Andrew Thorpe-Apps compares two great Conservative mavericks.
There has been much talk of Boris Johnson’s Prime Ministerial ambitions. The question to be asked is: What would a Boris Premiership be like? He is undoubtedly an eccentric, yet Johnson keeps coming up with stonking ideas for London and seems to be ‘in touch’ with ordinary people. These are qualities that are also attributed to arguably Britain’s greatest Prime Minister – Sir Winston Leonard Spencer-Churchill.
Boris Johnson is comfortably the most popular politician in Britain today. He speaks his mind and fights fiercely for London. Whereas Cameron, Clegg and Ed Miliband look alike, and focus on honing their managerial styles, Johnson is like something from another age. As with Churchill, Boris Johnson has an oratorical power and physical presence that leaves his contemporaries standing.
There are many similarities between Churchill and Johnson, two great exhibitionists of their respective ages. Boris was born in New York, and Churchill’s mother was American. Both began their careers as journalists. Indeed, both continued to write during their rise up the political ranks. Churchill was in Cuba in 1895, reporting on the Spanish fight against Cuban guerrillas. He also worked as a correspondent in the Sudan and South Africa. Boris Johnson was editor of the Spectator and retains a column for the Telegraph. Winston continued to write newspaper articles during his political career, and also wrote many books, as has Boris.
As is true of Johnson, Churchill had a love of painting and used it as a form of escapism. Churchill was famous for the trademark cigar, whereas Johnson has his trademark hair. Churchill was also famous for his sharp wit and quoting of verse, and Boris too is renowned for his comical quips, verbose rhetoric and bumbling demeanour.
Both men began as liberals. Churchill left the Conservatives to join the Liberals, and then returned. Boris was briefly an SDP supporter whilst at Oxford, but has always really been a One Nation Conservative. Furthermore, both men are outsiders within the Conservative Party. Boris has never been part of the Party establishment, nor is he easily associated with any particular faction. Churchill described himself as neither Tory nor Liberal, aristocrat nor democrat. Both he and Boris are, first and foremost, statesmen.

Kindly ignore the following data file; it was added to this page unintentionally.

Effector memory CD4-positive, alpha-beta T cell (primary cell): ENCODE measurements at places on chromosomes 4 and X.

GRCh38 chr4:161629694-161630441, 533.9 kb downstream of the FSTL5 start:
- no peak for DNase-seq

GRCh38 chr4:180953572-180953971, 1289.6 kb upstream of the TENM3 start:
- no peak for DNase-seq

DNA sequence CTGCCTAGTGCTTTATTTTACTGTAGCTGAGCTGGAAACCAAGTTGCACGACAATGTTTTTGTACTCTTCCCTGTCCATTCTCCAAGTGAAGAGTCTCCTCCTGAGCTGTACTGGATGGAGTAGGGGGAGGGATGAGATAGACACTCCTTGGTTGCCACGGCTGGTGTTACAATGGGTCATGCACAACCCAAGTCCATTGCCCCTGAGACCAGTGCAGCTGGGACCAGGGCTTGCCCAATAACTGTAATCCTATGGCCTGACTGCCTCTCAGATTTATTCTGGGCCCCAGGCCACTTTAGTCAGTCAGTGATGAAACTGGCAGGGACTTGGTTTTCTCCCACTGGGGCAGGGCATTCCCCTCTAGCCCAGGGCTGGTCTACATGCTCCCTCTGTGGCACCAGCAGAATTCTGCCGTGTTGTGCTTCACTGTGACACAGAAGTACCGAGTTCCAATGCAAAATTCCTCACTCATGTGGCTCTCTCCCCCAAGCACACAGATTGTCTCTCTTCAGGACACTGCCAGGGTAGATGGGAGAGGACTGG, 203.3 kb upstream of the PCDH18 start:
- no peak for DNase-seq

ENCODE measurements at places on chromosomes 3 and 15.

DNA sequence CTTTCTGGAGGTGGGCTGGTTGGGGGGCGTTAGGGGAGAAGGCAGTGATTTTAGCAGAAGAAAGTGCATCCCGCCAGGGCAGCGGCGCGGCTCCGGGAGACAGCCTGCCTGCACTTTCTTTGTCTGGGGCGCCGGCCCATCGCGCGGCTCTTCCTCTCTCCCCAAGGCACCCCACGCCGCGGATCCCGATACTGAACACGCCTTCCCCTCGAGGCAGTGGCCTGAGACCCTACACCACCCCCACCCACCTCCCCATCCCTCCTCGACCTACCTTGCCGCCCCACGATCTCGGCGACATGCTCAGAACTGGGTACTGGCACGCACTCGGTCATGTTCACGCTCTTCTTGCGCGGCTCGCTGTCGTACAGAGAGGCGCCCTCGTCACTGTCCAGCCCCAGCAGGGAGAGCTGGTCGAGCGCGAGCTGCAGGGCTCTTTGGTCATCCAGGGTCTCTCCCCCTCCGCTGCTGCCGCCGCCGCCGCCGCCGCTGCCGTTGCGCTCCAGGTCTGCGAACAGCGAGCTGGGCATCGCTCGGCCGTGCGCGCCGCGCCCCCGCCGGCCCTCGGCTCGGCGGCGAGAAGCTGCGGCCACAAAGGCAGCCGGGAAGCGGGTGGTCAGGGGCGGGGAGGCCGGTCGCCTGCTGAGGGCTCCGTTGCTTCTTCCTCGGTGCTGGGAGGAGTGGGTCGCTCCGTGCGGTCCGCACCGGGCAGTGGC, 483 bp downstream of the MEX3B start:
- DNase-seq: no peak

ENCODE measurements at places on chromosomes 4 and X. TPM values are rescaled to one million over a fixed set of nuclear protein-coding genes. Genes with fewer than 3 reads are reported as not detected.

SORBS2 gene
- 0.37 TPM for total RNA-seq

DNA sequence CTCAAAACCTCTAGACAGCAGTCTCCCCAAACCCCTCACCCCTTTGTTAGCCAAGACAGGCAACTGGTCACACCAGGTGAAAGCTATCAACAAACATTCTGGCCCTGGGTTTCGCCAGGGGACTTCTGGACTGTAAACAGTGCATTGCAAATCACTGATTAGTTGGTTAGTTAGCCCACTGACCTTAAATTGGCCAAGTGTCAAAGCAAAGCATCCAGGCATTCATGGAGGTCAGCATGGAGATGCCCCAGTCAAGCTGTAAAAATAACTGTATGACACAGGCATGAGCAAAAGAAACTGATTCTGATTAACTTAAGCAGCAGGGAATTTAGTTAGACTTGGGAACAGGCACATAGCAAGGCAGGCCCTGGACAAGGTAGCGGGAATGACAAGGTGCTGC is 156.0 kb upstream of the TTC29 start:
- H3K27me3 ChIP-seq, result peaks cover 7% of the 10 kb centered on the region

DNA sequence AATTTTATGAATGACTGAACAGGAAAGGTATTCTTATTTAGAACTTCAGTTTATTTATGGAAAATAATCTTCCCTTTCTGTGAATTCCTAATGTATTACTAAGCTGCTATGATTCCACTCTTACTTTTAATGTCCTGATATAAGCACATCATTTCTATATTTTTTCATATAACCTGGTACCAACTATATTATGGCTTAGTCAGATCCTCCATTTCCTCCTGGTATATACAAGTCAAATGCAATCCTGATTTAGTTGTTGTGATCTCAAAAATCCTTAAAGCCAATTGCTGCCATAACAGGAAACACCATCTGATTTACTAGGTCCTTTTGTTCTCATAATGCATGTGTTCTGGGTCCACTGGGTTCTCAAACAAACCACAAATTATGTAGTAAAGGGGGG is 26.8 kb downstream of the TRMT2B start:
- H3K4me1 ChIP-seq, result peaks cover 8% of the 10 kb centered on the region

As was true of Churchill, Johnson is distrusted by many Conservatives, a number of whom believe he is consumed by an ambition to become Prime Minister. Boris was often given the ‘cold shoulder’ when he was an MP because his fame provoked jealously and he was considered too much of a handful. When revelations about his extra-marital affairs went public, colleagues were quick to stick the boot in, and he was sacked. David Cameron famously remarked: ‘What do you do about a problem like Boris?’ Churchill’s early warnings about German militarisation were ignored by many Conservatives. He was considered to be an attention-seeking warmonger who liked the sound of his own voice.
Churchill, like Johnson, was known for his unorthodox dress sense. He once startled troops on a ship by walking around wearing only a dressing gown, without underpants. When Churchill did wear underpants, he favoured pale pink silk ones, and some visitors to his home had the pleasure of meeting him in only pink underpants. His bow ties were generally tied in odds ways, sometimes lop-sided, bulky, tiny or even perpendicular.
Johnson – the despair of any barber – is similarly often seen with his tie askew. He was once snapped jogging in baggy silk shorts (put on back-to-front) with a dragon motif, and sporting a pair of mismatched socks. As Sir Max Hastings noted: ‘Boris isn’t pretending to be chaotic; he really is utterly chaotic’.
Yet the British find Boris’s laissez-faire approach to grooming endearing. There is no hint of vanity about him. Wearing a pair of odd socks is, after all, not the end of the world. It points to a man (and this may be a clever calculation on Johnson’s part) whose focus is substance, not style. This is in deep contrast to the slick, manicured figure of David Cameron. Even when he goes jogging, Cameron is neat and colour-coordinated. The Prime Minister will not allow himself to be pictured drinking champagne or wearing tails – image is everything.
Boris Johnson, like Churchill before him, is a loveable eccentric and maverick. He is near impossible to embarrass and has a huge armoury of witty reposts at his disposal. The British public today are ironic, eclectic and fusion-loving. Boris is one of the few politicians built in the same way. He may have the posh accent and classical education, yet there is something unmistakably ‘cool’ about his celebrity persona. As conventional politics is met by increasing apathy and distrust, the public are looking for change. Johnson makes people feel good – he oozes positivity and confidence. Despite his privileged background, he seems to understand the suffering of ordinary folk far better than his contemporaries. Boris has the sort of appeal that transcends normal politics.
The Conservative Party did not want Winston Churchill as leader. But, ultimately, it had to have him because he spoke ‘common sense’ and was popular with the masses. A strong leader was needed to replace the perceived inadequacy of Neville Chamberlain. Today, the country is troubled by economic woes, rather than military ones. But if public confidence in David Cameron’s leadership wanes, and the Conservatives lose in 2015, we may well see a Churchillian return.